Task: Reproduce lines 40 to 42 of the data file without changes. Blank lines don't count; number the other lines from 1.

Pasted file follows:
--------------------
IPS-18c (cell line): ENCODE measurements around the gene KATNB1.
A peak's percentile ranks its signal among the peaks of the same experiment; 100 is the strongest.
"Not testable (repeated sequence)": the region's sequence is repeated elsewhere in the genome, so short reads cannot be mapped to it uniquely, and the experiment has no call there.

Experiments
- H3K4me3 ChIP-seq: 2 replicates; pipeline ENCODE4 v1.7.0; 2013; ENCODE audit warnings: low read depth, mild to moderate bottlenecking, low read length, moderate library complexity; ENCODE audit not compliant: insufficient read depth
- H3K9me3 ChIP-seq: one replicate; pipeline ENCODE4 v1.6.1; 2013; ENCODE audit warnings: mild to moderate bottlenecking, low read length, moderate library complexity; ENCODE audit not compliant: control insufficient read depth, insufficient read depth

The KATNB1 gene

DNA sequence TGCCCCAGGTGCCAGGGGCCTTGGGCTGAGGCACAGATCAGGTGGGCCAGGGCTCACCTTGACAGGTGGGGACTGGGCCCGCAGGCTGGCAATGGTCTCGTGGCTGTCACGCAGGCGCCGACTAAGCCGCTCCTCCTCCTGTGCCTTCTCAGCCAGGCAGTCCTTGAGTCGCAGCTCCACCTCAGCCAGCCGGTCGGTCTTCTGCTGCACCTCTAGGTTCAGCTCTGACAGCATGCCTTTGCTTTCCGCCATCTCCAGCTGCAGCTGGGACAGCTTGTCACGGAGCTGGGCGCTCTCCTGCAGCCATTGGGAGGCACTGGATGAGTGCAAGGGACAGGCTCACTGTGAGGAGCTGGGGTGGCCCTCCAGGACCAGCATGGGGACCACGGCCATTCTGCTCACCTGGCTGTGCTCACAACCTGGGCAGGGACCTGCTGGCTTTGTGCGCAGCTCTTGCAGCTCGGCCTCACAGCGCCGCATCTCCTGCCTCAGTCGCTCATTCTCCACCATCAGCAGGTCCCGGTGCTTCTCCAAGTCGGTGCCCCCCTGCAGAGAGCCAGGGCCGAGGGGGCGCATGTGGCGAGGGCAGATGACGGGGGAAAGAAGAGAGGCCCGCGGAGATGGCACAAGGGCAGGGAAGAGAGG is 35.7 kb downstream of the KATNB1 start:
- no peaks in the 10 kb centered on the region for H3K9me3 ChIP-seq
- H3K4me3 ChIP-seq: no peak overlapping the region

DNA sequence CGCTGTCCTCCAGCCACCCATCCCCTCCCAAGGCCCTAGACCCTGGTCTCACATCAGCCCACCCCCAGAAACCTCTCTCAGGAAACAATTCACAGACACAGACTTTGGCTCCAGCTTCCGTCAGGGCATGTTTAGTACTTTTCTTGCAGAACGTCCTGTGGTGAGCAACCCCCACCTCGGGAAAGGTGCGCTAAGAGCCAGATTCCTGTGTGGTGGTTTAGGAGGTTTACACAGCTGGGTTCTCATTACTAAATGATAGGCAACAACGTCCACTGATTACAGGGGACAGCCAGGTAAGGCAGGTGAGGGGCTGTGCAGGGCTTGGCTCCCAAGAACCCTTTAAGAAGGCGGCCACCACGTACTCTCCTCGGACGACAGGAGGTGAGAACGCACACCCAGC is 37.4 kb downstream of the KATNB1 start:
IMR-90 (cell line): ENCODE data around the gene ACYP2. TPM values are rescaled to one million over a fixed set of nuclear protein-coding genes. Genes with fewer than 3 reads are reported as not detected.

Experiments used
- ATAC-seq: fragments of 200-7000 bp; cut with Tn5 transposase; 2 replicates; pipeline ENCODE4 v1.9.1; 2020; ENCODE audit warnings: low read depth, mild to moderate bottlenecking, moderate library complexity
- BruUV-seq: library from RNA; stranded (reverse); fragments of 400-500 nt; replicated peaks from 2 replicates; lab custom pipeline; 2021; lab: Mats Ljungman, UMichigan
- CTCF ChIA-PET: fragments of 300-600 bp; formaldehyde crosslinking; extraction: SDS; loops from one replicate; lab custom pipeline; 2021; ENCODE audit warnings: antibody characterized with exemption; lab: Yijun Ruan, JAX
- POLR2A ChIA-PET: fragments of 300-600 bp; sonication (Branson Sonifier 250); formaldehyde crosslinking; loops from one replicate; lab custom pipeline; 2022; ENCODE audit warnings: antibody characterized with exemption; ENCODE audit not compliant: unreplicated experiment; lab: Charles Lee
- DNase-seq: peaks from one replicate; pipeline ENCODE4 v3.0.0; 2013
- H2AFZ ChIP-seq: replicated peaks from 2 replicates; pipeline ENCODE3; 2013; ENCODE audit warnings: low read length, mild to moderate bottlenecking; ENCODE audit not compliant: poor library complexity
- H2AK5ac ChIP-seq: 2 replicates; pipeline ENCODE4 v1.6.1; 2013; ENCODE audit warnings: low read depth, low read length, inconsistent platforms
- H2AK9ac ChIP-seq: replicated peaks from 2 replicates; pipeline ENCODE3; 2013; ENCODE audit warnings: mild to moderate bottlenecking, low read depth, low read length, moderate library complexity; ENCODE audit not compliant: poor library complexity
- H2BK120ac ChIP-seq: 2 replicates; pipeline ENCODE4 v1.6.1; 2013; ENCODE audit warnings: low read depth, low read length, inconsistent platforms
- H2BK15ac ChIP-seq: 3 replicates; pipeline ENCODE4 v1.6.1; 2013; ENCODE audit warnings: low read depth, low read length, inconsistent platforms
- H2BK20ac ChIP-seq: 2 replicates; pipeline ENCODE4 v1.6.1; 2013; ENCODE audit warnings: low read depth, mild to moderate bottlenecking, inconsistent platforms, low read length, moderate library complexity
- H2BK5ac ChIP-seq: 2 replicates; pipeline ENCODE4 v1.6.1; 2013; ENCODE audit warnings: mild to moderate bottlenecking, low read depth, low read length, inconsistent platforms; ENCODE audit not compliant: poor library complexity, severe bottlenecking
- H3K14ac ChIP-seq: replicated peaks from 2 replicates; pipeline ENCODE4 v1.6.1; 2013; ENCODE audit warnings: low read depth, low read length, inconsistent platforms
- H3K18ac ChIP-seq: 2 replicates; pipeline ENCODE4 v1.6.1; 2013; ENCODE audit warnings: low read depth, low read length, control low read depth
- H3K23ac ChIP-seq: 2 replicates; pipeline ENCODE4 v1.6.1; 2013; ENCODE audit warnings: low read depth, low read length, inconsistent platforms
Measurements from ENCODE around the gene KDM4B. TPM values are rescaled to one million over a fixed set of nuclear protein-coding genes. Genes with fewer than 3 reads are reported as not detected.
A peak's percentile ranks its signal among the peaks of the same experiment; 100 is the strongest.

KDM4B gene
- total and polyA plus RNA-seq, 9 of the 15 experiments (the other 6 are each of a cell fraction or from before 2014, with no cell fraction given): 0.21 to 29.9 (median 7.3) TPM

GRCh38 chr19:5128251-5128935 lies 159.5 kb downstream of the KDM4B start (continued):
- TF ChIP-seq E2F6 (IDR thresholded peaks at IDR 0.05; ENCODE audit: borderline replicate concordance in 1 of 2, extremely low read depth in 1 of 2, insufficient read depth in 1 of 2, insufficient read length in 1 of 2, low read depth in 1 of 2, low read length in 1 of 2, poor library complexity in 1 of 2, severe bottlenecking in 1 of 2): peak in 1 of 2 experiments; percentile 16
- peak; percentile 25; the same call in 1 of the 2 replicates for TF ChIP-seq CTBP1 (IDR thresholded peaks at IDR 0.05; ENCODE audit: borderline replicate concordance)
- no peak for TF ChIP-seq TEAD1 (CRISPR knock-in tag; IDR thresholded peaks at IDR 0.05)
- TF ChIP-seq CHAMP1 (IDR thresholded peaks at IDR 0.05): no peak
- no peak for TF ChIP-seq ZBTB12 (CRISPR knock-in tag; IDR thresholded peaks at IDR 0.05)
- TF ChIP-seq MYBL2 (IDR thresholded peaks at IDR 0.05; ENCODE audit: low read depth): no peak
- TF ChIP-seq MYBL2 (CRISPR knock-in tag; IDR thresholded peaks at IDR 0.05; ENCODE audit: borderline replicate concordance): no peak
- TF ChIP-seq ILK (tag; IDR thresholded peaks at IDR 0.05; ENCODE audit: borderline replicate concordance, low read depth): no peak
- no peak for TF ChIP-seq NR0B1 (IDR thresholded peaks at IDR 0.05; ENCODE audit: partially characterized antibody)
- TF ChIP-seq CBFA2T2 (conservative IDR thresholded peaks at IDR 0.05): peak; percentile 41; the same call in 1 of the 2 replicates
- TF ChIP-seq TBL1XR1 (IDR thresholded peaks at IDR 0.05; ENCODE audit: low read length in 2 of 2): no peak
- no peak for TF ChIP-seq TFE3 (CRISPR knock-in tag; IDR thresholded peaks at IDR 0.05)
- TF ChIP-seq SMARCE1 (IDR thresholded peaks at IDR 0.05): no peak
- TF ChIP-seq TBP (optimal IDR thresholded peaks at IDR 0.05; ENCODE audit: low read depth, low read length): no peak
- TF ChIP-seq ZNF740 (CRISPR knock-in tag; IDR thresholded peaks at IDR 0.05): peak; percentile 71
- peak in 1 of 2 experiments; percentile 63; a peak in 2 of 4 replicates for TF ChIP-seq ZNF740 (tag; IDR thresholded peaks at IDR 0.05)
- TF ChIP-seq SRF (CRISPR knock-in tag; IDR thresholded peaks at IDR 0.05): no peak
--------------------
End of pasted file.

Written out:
- TF ChIP-seq MYBL2 (CRISPR knock-in tag; IDR thresholded peaks at IDR 0.05; ENCODE audit: borderline replicate concordance): no peak
- TF ChIP-seq ILK (tag; IDR thresholded peaks at IDR 0.05; ENCODE audit: borderline replicate concordance, low read depth): no peak
- no peak for TF ChIP-seq NR0B1 (IDR thresholded peaks at IDR 0.05; ENCODE audit: partially characterized antibody)